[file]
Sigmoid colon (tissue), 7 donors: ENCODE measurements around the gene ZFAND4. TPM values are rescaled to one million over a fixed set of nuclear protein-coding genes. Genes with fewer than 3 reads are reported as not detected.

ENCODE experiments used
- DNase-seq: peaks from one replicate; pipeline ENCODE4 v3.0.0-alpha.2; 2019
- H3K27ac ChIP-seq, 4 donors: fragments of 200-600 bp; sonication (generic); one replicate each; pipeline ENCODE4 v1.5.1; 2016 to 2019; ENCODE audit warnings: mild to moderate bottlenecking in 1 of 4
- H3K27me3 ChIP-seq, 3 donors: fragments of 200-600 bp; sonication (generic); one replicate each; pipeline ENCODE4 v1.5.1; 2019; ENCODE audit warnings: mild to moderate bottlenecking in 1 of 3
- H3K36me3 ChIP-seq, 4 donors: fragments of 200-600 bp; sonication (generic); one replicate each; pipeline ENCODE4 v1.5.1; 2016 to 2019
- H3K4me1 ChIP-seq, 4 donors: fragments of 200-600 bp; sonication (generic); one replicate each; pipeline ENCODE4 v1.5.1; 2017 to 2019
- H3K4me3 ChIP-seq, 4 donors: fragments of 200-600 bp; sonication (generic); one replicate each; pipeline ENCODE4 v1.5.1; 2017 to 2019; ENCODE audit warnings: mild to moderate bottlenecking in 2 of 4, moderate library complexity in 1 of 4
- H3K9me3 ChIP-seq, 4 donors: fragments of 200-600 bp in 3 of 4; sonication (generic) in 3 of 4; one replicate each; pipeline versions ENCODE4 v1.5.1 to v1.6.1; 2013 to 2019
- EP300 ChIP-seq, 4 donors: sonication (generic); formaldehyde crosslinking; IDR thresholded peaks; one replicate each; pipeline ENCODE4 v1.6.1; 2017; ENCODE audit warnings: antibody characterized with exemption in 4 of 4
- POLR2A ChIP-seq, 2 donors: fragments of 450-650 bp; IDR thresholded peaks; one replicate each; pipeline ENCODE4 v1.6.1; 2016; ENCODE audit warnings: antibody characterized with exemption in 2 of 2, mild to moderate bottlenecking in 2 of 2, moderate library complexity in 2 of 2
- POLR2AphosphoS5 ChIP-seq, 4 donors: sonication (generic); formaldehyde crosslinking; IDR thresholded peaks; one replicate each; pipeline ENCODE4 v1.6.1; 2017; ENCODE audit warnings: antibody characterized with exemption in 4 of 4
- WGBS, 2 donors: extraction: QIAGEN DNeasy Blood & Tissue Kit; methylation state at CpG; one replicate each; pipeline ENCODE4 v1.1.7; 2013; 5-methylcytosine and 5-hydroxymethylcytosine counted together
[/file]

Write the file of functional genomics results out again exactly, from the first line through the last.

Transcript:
Sigmoid colon (tissue), 7 donors: ENCODE measurements around the gene ZFAND4. TPM values are rescaled to one million over a fixed set of nuclear protein-coding genes. Genes with fewer than 3 reads are reported as not detected.

ENCODE experiments used
- DNase-seq: peaks from one replicate; pipeline ENCODE4 v3.0.0-alpha.2; 2019
- H3K27ac ChIP-seq, 4 donors: fragments of 200-600 bp; sonication (generic); one replicate each; pipeline ENCODE4 v1.5.1; 2016 to 2019; ENCODE audit warnings: mild to moderate bottlenecking in 1 of 4
- H3K27me3 ChIP-seq, 3 donors: fragments of 200-600 bp; sonication (generic); one replicate each; pipeline ENCODE4 v1.5.1; 2019; ENCODE audit warnings: mild to moderate bottlenecking in 1 of 3
- H3K36me3 ChIP-seq, 4 donors: fragments of 200-600 bp; sonication (generic); one replicate each; pipeline ENCODE4 v1.5.1; 2016 to 2019
- H3K4me1 ChIP-seq, 4 donors: fragments of 200-600 bp; sonication (generic); one replicate each; pipeline ENCODE4 v1.5.1; 2017 to 2019
- H3K4me3 ChIP-seq, 4 donors: fragments of 200-600 bp; sonication (generic); one replicate each; pipeline ENCODE4 v1.5.1; 2017 to 2019; ENCODE audit warnings: mild to moderate bottlenecking in 2 of 4, moderate library complexity in 1 of 4
- H3K9me3 ChIP-seq, 4 donors: fragments of 200-600 bp in 3 of 4; sonication (generic) in 3 of 4; one replicate each; pipeline versions ENCODE4 v1.5.1 to v1.6.1; 2013 to 2019
- EP300 ChIP-seq, 4 donors: sonication (generic); formaldehyde crosslinking; IDR thresholded peaks; one replicate each; pipeline ENCODE4 v1.6.1; 2017; ENCODE audit warnings: antibody characterized with exemption in 4 of 4
- POLR2A ChIP-seq, 2 donors: fragments of 450-650 bp; IDR thresholded peaks; one replicate each; pipeline ENCODE4 v1.6.1; 2016; ENCODE audit warnings: antibody characterized with exemption in 2 of 2, mild to moderate bottlenecking in 2 of 2, moderate library complexity in 2 of 2
- POLR2AphosphoS5 ChIP-seq, 4 donors: sonication (generic); formaldehyde crosslinking; IDR thresholded peaks; one replicate each; pipeline ENCODE4 v1.6.1; 2017; ENCODE audit warnings: antibody characterized with exemption in 4 of 4
- WGBS, 2 donors: extraction: QIAGEN DNeasy Blood & Tissue Kit; methylation state at CpG; one replicate each; pipeline ENCODE4 v1.1.7; 2013; 5-methylcytosine and 5-hydroxymethylcytosine counted together